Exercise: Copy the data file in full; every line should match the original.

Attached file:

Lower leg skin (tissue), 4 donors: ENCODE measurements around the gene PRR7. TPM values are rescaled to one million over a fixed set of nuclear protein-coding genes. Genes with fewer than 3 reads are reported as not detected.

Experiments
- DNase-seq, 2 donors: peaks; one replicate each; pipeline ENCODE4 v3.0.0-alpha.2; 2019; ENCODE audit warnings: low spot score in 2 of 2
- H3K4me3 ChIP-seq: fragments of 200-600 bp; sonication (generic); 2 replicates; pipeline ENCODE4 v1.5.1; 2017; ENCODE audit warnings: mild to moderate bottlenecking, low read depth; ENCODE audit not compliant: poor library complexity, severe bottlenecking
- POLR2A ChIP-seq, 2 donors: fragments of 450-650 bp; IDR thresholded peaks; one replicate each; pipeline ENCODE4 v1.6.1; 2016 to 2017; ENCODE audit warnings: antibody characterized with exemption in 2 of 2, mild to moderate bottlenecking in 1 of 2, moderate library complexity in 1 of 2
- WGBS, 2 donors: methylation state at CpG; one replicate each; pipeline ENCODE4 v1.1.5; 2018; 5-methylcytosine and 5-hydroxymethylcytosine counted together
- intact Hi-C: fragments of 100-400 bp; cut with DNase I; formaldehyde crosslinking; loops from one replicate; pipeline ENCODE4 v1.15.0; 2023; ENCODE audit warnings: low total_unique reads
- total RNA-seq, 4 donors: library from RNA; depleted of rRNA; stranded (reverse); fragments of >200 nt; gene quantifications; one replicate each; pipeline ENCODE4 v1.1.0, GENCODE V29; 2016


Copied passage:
Lower leg skin (tissue), 4 donors: ENCODE measurements around the gene PRR7. TPM values are rescaled to one million over a fixed set of nuclear protein-coding genes. Genes with fewer than 3 reads are reported as not detected.

Experiments
- DNase-seq, 2 donors: peaks; one replicate each; pipeline ENCODE4 v3.0.0-alpha.2; 2019; ENCODE audit warnings: low spot score in 2 of 2
- H3K4me3 ChIP-seq: fragments of 200-600 bp; sonication (generic); 2 replicates; pipeline ENCODE4 v1.5.1; 2017; ENCODE audit warnings: mild to moderate bottlenecking, low read depth; ENCODE audit not compliant: poor library complexity, severe bottlenecking
- POLR2A ChIP-seq, 2 donors: fragments of 450-650 bp; IDR thresholded peaks; one replicate each; pipeline ENCODE4 v1.6.1; 2016 to 2017; ENCODE audit warnings: antibody characterized with exemption in 2 of 2, mild to moderate bottlenecking in 1 of 2, moderate library complexity in 1 of 2
- WGBS, 2 donors: methylation state at CpG; one replicate each; pipeline ENCODE4 v1.1.5; 2018; 5-methylcytosine and 5-hydroxymethylcytosine counted together
- intact Hi-C: fragments of 100-400 bp; cut with DNase I; formaldehyde crosslinking; loops from one replicate; pipeline ENCODE4 v1.15.0; 2023; ENCODE audit warnings: low total_unique reads
- total RNA-seq, 4 donors: library from RNA; depleted of rRNA; stranded (reverse); fragments of >200 nt; gene quantifications; one replicate each; pipeline ENCODE4 v1.1.0, GENCODE V29; 2016